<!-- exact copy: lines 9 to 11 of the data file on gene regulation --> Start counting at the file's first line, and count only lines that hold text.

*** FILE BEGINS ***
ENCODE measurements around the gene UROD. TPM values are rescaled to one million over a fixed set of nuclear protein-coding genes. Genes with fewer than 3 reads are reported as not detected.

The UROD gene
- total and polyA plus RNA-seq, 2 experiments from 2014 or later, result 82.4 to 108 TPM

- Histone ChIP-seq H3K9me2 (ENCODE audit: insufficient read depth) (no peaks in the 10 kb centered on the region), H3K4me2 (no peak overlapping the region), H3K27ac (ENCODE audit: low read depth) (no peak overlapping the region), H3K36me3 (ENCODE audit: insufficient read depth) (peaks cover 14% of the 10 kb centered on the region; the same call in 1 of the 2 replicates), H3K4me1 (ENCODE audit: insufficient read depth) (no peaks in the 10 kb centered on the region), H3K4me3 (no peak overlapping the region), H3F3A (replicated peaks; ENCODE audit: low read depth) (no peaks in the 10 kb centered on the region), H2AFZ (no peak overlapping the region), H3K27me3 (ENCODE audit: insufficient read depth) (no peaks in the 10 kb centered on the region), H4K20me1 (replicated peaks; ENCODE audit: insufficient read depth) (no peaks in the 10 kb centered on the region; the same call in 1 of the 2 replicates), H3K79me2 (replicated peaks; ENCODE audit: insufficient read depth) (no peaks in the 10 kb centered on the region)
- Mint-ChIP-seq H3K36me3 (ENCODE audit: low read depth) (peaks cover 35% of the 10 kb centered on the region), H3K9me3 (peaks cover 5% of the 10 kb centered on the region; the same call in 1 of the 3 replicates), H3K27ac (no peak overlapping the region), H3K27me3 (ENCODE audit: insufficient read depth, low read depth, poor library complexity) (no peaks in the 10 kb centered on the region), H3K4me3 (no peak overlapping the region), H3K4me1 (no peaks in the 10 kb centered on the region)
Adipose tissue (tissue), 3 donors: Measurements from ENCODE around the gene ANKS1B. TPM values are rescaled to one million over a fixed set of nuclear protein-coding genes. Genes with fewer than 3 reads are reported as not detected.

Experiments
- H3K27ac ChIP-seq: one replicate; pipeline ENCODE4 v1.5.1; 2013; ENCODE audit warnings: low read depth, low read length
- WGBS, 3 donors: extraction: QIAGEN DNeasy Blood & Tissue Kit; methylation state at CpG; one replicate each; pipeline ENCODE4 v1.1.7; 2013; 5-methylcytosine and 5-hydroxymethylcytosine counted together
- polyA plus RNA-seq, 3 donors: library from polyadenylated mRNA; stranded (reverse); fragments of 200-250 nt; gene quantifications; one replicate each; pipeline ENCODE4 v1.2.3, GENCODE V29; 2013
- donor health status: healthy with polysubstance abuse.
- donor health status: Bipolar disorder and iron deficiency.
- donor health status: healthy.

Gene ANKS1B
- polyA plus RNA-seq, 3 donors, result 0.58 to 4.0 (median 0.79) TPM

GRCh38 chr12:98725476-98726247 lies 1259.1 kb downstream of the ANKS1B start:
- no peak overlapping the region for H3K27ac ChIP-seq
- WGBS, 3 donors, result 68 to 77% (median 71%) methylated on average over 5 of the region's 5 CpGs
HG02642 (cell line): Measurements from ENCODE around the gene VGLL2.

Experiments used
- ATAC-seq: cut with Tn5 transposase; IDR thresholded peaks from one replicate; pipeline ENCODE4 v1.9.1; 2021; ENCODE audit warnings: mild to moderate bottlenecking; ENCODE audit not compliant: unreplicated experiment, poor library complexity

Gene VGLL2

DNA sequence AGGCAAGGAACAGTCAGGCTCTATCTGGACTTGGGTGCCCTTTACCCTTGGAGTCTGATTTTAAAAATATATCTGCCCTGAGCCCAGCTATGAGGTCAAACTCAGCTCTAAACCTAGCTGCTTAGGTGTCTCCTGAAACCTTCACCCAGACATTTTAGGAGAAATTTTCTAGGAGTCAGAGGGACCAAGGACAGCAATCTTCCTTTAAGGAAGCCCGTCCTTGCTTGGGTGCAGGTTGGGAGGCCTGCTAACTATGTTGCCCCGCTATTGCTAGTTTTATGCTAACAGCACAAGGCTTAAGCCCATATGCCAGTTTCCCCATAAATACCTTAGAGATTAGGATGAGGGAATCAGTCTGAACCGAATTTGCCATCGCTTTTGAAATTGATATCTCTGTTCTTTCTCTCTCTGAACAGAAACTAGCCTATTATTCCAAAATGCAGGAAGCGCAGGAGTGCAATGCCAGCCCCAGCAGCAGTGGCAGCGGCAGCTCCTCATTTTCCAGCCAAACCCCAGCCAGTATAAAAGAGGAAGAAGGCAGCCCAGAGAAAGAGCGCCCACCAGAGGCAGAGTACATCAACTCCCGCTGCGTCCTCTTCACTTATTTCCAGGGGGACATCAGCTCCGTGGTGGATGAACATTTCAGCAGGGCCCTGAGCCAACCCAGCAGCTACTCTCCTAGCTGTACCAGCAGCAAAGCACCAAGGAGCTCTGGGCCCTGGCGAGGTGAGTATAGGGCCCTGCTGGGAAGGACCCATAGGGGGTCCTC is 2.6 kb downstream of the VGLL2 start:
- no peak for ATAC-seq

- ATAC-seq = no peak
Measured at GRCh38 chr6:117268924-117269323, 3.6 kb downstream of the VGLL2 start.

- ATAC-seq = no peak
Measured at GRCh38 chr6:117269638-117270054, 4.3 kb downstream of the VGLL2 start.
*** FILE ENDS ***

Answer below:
- WGBS, 3 donors: extraction: QIAGEN DNeasy Blood & Tissue Kit; methylation state at CpG; one replicate each; pipeline ENCODE4 v1.1.7; 2013; 5-methylcytosine and 5-hydroxymethylcytosine counted together
- polyA plus RNA-seq, 3 donors: library from polyadenylated mRNA; stranded (reverse); fragments of 200-250 nt; gene quantifications; one replicate each; pipeline ENCODE4 v1.2.3, GENCODE V29; 2013
- donor health status: healthy with polysubstance abuse.